Tweaking the heart's response to injury could lead to better treatment
One of the master regulators of the heart's response to injury has been identified, thanks to a Singaporean research collaboration. This regulator could ultimately be used to assess the degree of damage in heart attack patients and pave the way for new treatments.
Cardiac natriuretic peptides (NPs) are neurohormones that play an important role in cardiovascular and kidney health by influencing blood pressure and concentration, and the force with which the heart pumps blood. Previous studies have also suggested that they might help protect the heart against stress and injury—for example, mice lacking the genes to make NPs show more signs of heart damage and die younger. To ensure that the body is able to maintain proper control of the cardiovascular system it is essential that NPs are rapidly cleared from the blood.
The atrial natriuretic peptide (ANP) and brain natriuretic peptide (BNP) are two important NPs produced by heart muscle cells with demonstrated protective effects for cardiac stress and injury. These NPs are removed from the blood by binding to a receptor called NPR3 on the surface of cells lining the blood vessels; the whole complex is then internalized and destroyed.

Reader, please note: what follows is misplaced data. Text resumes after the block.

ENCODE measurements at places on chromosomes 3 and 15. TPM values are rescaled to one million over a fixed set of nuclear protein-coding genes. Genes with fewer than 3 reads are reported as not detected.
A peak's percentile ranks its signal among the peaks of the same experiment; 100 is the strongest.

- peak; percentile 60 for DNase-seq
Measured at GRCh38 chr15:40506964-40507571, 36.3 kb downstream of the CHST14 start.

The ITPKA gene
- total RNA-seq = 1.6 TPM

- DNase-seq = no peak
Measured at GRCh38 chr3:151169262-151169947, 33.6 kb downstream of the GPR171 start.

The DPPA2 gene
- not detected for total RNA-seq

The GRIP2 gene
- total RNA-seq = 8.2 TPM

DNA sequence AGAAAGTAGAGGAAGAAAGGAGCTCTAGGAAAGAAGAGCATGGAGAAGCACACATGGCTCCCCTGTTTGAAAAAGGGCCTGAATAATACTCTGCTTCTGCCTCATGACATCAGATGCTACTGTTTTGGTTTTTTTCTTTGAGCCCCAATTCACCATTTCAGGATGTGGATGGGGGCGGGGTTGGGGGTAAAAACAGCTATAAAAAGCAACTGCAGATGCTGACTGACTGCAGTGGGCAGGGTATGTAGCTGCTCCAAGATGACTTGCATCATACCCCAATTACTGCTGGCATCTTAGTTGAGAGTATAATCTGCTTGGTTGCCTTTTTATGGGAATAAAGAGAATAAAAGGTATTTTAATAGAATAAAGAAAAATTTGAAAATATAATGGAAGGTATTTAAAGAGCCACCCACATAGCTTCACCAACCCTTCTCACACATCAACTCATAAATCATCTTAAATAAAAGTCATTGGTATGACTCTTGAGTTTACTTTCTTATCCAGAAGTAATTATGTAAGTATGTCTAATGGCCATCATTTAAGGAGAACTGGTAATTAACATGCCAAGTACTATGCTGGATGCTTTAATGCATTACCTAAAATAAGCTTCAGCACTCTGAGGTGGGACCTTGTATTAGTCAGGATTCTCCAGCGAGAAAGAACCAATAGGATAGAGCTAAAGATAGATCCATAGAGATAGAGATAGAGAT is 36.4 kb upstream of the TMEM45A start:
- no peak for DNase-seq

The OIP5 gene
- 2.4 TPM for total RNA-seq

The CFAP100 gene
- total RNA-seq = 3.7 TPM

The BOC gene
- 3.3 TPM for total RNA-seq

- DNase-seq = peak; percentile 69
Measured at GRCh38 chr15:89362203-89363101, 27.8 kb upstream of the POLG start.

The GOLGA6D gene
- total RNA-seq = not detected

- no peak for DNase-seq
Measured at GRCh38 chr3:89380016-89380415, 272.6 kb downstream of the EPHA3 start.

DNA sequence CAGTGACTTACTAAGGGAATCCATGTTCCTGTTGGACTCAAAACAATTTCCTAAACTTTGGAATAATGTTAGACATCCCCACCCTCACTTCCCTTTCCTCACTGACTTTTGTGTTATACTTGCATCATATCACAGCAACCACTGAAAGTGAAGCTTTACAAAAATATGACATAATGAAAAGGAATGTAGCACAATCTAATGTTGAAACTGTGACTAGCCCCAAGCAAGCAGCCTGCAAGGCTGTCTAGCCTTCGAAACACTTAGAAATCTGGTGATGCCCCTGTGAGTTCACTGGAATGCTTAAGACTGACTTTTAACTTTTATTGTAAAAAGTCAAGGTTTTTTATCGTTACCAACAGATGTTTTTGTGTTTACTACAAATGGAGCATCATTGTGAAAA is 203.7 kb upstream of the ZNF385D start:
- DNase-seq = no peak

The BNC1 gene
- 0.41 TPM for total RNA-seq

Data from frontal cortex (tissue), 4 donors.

A team led by Arthur Mark Richards, and Yei-Tsung Chen at the Cardiovascular Research Institute at the National University Health System and National University of Singapore, together with Leah Vardy at the A*STAR Institute of Medical Biology, set out to better understand how levels of NPR3 are regulated in health and disease.
They temporarily starved heart muscle cells of oxygen to simulate the same oxygen supply shortage that occurs in heart disease, and noticed a significant decline in the expression of NPR3 with a corresponding increase in a small, noncoding piece of genetic material called microRNA-100 (miR-100).
MicroRNAs like miR-100 play a crucial role in fine-tuning the strength of gene expression in cells by temporarily silencing them. The team then demonstrated, for the first time, that miR-100 decreases NPR3 gene expression, which may in part contribute to the heightened amounts of ANP and BNP in the blood. Raised levels of miR-100 were also detected in the blood of rats that had suffered the equivalent of a heart attack, and in patients with heart failure.
"This study highlights the potential importance of circulating microRNAs in modulating the cardiac injury response," says Vardy. "Further understanding of this pathway could lead to novel therapeutics for cardiovascular disease."